You want them to want more, but sometimes the best way to do that is to make due with less. To paraphrase William Faulkner, don’t be afraid kill your literary darlings, and always be willing to leave reel on the cutting room floor. Your readers will thank you.


 

Allie Potts is the author of The Fair & Foul, Project Gene Assist Book One and is celebrating the launch of the second book in the series, The Watch & Wand. Set in a not too distant future, the series takes place at a time when science meets magic and biology merges with technology, and tackles what it means to be human.

Additionally, she is the author of An Uncertain Faith, a Rocky Row Novel, a cozy mystery/women’s literature story written for those who find themselves caught between a rock and a hard place.

When not finding ways to squeeze in 72 hours into a 24 day or chasing after children determined to turn her hair gray before its time, Allie enjoys stories of all kinds. Her favorites, whether they are novels, film, or simply shared aloud with friends, are usually accompanied with a glass of wine or cup of coffee in hand.

A self-professed science geek and book nerd, Allie writes everyday style stories, flash fiction, tips and tricks, and the occasional not-a-review review at www.alliepottswrites.com.

Book links include:

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Social Media Links

 

13 thoughts on “Imagine working the cutting room floor: a simple trick for editing your early draft

  1. Minutia will kill you. Characters and over-layered story lines are like being in the wrong like at the grocery store. You have all this hard drive space and some time, lets use them ALL. Don’t.
    However, many indie and in-house editors are not, and will tell you up front they don’t want to be content editors. Ultimately, we are responsible for our content. “Authors” often get into that bag where their words are like children and offing them is like cutting off an arm.
    True story. Band’s second album. (Back in the vinyl days). First album, girl singer carried them all. This time the band members all contribute. They show up in the studio with all their efforts self edited and pared down to fifty five minutes. The producer listens to them all.
    “Great. You have maybe 36 minutes, tops. I’ll be back in two hours, get it sorted.”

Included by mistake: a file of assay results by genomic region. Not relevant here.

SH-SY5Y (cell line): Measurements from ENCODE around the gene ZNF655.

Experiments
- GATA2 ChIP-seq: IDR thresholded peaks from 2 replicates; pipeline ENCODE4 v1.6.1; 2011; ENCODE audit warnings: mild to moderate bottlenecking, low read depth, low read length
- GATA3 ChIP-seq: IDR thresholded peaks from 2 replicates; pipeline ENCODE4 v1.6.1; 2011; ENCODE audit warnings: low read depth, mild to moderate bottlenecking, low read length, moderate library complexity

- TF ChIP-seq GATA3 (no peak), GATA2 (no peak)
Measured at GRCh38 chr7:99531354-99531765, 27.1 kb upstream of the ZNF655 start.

“You’re supposed to help with that.”
    “It’s your band. I don’t care if there’s blood on the floor when I get back. Thirty six minutes.”

    Liked by 3 people

    • Brutal, but maybe the best way to force only what was the absolute best stuff to make the album.

      And hey, I had what’s been referred to as the history of wine making that I had to cut out of An Angel On Her Shoulder. I was convinced readers needed to know why the old man was so angry – he slaved over creating a wine business from scratch and his kids didn’t want to be a part of it with him. That sentence, which was about three sentences in the finished product, was originally a chapter with about 3000 words. My editor said, “Cut all this.”

      I thought it was cold, but she had even more for me.

      When there was a scene with the family debating over joining the wine club for a discount on the wine purchases, my editor said, “And now there’s math. Cut.”

      Her ability to deliver the unvarnished truth is why she’s my editor – and we’re still friends because I turn my head and deliver the hatchet blow where it needs to go.

      Liked by 2 people

  2. That’s a really interesting way to view a wip, Allie – from the perspective of a film producer. Editorial support is helpful in that it lends the work a fresh set of eyes, but you’re right that ultimately the choices are the author’s. Congrats again on the release of The Watch & Wand. 😀

    Liked by 2 people